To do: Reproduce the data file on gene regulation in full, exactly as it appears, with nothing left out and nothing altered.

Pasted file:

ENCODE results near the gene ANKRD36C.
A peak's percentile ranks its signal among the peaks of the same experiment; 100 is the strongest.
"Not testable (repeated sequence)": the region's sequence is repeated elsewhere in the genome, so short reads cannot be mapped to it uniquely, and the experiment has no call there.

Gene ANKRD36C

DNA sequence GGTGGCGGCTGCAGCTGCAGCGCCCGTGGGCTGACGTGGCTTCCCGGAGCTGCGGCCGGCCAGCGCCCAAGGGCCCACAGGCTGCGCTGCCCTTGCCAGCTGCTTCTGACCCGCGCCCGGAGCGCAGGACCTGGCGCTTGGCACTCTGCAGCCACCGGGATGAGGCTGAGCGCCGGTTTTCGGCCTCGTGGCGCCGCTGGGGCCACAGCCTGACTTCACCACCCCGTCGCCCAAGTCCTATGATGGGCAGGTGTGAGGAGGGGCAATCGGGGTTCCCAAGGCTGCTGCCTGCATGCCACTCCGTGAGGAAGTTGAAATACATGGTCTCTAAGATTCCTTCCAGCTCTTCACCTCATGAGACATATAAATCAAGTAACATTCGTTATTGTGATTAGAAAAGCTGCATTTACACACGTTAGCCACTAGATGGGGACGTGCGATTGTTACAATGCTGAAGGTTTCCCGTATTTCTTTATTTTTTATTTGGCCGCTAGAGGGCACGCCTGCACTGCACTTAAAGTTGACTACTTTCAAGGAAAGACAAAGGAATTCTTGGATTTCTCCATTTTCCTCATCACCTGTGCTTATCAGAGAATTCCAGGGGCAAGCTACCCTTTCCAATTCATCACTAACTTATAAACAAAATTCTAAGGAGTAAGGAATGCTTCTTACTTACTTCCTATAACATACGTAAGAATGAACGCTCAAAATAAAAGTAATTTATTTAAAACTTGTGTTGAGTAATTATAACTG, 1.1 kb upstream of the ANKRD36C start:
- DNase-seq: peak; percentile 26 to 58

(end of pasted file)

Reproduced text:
ENCODE results near the gene ANKRD36C.
A peak's percentile ranks its signal among the peaks of the same experiment; 100 is the strongest.
"Not testable (repeated sequence)": the region's sequence is repeated elsewhere in the genome, so short reads cannot be mapped to it uniquely, and the experiment has no call there.

Gene ANKRD36C

DNA sequence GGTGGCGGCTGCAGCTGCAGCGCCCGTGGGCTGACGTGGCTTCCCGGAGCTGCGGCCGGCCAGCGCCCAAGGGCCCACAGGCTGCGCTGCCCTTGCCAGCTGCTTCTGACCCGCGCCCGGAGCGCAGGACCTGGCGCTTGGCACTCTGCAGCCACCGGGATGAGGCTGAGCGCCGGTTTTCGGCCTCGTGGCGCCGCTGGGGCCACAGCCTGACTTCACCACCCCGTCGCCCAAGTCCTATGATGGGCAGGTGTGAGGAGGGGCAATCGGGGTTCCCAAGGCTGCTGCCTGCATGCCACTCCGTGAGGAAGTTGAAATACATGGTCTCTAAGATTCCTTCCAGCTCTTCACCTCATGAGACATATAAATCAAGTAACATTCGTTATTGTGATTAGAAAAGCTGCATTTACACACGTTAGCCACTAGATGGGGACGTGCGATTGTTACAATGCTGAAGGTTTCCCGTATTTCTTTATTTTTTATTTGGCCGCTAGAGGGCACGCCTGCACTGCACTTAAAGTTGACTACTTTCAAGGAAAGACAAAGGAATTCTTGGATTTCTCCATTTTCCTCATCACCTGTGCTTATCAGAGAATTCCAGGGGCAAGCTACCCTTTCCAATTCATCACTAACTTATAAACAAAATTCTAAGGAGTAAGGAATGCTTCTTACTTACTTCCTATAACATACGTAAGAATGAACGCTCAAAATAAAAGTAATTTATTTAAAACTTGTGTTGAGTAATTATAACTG, 1.1 kb upstream of the ANKRD36C start:
- DNase-seq: peak; percentile 26 to 58